It seems every artist I know has a story about the Big Bad Horrible Thing that happened to them on their road to success. They hit a point where everything sucked but it was worth it because in the end, they got a Huge Publishing Deal or something. These stories help me because I haven’t yet “broken out” like I want to, so I figure my trials are just part of my Big Bad Horrible Thing. They always have been.
But to be fair, my life has been pretty comfortable. I’m an American of Irish/German descent, born into a blue-collar family west of the Rockies. I have lived abroad, I’ve known people rich and poor, and I’ve known plenty of people who have endured (still do, and still will) much harder things than I have. My trials, relative to those of people I know, aren’t that bad.
At the same time, I’ve met plenty of people who are going through trials I’ve already experienced. When those trials hit me, the worst part was not knowing what to do about them. Hopefully the story I’m going to tell you will help you get some ideas about how to work through your own trials. I did have a Big Bad Horrible Thing happen, though it was less of an economic thing and more of a pride thing. That’s probably the hardest part to admit.
I’ve told parts of this story before, but Keep On Rolling will get into the details and the anecdotes of my Big Bad Horrible Thing. I expect that mostly young people, teenagers especially, will gain something from this. I’m curious what the response will be.
For now, our story begins about 25 years ago, when I started the third grade. That was when I discovered my love of writing stories, and knew that I wanted to be an author.
As the years rolled on, I clacked away at the keyboard on our family computer, first writing fanfics of Power Rangers and Transformers. Later I would make up my own stories, illustrating them with my friends, and dreaming of a future where I raked in piles of money from my wildly popular novels.
As high school ended and I pushed into my adult years, I made career choices with low levels of commitment–no college degree, no high ceiling, no path that would be hard to abandon. I was waiting for my big break as a writer. It was always just around the corner! Because of course it was. I read, I wrote, I lathered, rinsed, repeated.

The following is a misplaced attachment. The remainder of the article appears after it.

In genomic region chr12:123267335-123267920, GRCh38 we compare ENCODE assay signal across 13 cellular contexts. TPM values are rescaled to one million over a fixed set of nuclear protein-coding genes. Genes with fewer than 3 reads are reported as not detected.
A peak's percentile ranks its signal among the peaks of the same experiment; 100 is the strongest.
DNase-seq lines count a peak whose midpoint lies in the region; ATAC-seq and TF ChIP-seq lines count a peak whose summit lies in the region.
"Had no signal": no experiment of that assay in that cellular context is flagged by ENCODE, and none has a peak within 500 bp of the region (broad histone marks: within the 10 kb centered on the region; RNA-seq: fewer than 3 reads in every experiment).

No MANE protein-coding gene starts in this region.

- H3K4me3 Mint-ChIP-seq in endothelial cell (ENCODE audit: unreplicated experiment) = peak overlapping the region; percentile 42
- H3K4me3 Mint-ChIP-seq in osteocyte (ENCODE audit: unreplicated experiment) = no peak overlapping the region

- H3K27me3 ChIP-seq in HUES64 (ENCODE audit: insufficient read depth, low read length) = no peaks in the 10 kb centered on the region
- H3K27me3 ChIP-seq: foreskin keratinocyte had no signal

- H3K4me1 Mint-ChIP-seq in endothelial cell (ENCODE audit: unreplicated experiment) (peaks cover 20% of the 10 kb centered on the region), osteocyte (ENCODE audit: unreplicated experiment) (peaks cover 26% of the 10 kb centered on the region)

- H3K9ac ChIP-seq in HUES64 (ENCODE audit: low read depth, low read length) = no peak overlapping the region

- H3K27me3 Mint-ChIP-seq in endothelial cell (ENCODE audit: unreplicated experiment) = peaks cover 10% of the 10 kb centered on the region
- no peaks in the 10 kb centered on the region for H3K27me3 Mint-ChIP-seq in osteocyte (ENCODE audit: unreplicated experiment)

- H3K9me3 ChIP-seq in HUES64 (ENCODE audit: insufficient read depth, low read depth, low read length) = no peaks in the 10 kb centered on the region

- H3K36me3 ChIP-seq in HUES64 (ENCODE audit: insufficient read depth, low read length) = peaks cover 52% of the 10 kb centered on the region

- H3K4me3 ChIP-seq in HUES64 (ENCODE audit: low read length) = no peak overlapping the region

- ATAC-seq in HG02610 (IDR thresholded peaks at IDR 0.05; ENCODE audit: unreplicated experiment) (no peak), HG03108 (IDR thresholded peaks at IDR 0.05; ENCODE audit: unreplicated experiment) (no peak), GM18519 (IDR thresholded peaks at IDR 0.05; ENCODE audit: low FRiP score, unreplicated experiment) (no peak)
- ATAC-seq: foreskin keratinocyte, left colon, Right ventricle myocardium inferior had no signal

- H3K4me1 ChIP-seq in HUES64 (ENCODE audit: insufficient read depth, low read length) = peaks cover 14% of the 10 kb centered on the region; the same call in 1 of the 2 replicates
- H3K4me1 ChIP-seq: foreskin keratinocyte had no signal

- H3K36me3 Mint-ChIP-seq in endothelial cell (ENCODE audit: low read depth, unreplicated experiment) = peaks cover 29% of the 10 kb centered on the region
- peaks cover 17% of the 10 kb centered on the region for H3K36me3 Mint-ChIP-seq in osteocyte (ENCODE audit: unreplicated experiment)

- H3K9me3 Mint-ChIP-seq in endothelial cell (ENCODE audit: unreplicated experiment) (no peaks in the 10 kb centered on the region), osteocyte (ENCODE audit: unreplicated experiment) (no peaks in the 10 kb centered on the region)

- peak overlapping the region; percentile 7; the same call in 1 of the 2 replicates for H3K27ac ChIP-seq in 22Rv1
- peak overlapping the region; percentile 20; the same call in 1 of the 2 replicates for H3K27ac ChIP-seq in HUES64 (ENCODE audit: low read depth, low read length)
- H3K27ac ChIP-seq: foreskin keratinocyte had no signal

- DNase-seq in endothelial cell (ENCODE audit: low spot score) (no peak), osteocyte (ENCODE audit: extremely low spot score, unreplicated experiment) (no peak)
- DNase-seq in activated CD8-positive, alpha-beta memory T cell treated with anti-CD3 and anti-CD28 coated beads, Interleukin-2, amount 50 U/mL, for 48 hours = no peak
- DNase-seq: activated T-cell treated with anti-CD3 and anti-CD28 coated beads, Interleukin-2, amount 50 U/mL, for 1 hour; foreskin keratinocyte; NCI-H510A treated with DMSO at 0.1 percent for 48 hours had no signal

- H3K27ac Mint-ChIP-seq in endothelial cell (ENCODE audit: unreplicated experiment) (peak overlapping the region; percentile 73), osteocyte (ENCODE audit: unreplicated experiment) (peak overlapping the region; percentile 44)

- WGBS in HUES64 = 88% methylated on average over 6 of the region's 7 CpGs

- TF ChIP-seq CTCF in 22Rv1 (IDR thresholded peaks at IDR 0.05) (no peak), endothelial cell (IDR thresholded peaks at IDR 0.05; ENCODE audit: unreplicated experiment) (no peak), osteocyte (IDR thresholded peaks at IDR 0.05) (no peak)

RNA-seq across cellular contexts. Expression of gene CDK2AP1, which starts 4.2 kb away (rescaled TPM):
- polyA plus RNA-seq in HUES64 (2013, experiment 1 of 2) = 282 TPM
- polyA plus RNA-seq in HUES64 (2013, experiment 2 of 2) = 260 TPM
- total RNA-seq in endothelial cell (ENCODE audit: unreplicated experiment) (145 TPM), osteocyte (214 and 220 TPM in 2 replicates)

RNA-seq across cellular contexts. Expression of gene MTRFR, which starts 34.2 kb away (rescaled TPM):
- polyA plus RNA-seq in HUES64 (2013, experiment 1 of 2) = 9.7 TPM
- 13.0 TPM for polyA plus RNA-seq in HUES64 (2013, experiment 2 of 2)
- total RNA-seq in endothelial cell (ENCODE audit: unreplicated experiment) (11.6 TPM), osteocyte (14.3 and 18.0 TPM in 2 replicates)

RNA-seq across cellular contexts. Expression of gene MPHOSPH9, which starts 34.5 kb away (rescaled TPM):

Still the years crawled by. My teens gave way to my early twenties, then my mid-twenties. Rejections piled up. I kind of didn’t understand it. I read plenty of published works that were worse than my own stuff, right? I mean, I was SO much better than those authors, why couldn’t anyone see that?
Pro tip, that’s kind of a garbage attitude to have about your craft, whatever it is. An artist should be their own greatest critic. I was my own greatest cheerleader. That’s a blueprint for failure.
Still, I got better at it. I learned how to edit, and landed an agent. Even though I had dropped out of college (twice), my success was at hand! All of my lackluster career decisions were justified! Suddenly it wasn’t such a big deal that I had been a delivery driver, a telemarketer, a bookstore worker, and a print shop manager. I was going to get published!
Wrong. Two years came and went, with my agent working tirelessly on three manuscripts of mine, only for us to part ways when she just couldn’t find a home for my work. In 2013, I was back to the beginning.
This would have been hard enough to bear if I hadn’t also just been fired from my job.
Which was even harder to bear two weeks after my oldest son was born.
On the night I lost my job, I came home, broke the news to my wife, and allowed myself a solid hour of self-pity before reaching out to a friend who had been in this same position. He gave me some comfort, but not a ton of direction, and I went to sleep that night beating myself up over what had happened.
I come from a philosophically conservative background. Rugged individualism, self-reliance, personal responsibility, all that. Throughout my life I had told myself that the world didn’t owe me anything, that I reaped what I sowed, and that I would live or die by merit.
I believed those things in part because I thought I was too good, or too clever, or too special to find myself on the losing side of them. Maybe I had been complimented too often in my youth, and wasn’t self-critical enough as a result. I bit down too hard on the dream of artistic success, despite the very real probability that I wouldn’t be commercially viable for a long time.
Losing my job wasn’t the Big Bad Horrible Thing; finding out that I had gambled my time and my efforts, only to scratch when it counted…that was the Big Bad Horrible Thing. And it suuuuuuuuucked.
There wasn’t much time to wallow in self-pity about it, either. With an eclectic skill set and work history, I couldn’t expect to easily pay the bills anytime soon, unless I made a big, big change. So I decided to become a trucker. And that is where the adventure really begins.
This story will continue next week.